McClain advances the argument that in our de novo sentencing of him on the section 2113(d) count, we cannot impose a term of incarceration greater than fifteen (15) years-the term we imposed originally; that the double jeopardy clause of the Constitution precludes us from taking such action.
His argument centers around two decisions of our Circuit Court, Miller v. United States, 147 F.2d 372 (2d Cir. 1945), and United States v. Sacco, 367 F.2d 368 (2d Cir. 1966). In Miller, the defendant was convicted of count one for bank robbery, count 2 for putting life in jeopardy when committing the offense, and count 5 for conspiracy. The defendant was sentenced to consecutive terms of ten (10) years on counts 1 and 2, and two (2) years on count 3. Miller contended that counts 1 and 2 "denounced" only one offense and that the sentence on count 1 should be vacated. The district court denied defendant's motion.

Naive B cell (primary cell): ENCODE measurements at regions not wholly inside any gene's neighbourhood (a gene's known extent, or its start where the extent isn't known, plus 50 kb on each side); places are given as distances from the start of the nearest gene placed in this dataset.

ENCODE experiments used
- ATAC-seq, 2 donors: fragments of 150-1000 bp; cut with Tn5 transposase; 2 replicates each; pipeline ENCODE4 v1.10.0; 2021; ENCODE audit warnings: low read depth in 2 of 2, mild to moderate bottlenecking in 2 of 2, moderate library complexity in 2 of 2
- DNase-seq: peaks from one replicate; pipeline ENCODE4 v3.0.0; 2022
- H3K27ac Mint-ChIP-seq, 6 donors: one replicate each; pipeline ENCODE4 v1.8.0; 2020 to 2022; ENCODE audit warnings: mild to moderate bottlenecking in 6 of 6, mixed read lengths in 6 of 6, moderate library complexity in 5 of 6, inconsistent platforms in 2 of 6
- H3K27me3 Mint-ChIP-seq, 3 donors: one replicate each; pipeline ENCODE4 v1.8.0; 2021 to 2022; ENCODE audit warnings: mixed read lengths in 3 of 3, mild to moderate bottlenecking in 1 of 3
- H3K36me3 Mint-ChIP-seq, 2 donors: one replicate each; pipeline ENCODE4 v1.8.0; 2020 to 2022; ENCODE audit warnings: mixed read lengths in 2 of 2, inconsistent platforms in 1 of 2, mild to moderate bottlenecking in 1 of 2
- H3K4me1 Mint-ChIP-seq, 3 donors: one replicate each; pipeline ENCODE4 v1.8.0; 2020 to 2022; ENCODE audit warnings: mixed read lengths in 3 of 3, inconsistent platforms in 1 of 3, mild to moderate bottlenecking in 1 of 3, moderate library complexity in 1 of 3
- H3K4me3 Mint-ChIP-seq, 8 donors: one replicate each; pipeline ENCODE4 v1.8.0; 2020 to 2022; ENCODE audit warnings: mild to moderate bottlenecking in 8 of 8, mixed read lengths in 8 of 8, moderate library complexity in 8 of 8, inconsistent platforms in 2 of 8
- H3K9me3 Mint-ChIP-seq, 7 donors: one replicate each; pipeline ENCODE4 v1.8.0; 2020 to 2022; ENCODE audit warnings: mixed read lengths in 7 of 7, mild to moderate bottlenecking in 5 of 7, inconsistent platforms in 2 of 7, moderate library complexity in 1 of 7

On appeal the Circuit Court agreed with defendant that the sentence on either count 1 or 2 was invalid. Miller, supra, 147 F.2d at 374. The Government argued that since the sentence on both counts one and two did not exceed what could have been imposed on either count, the entire sentence was valid and should not be disturbed. Miller, supra, 147 F.2d at 373. However, the Court rejected this argument:
"In this situation, it is quite plain that because the court could have imposed on one count a sentence equal to the consecutive sentences he imposed on the two, the matter may not be treated as though he had done so."
Miller, supra, 147 F.2d at 374.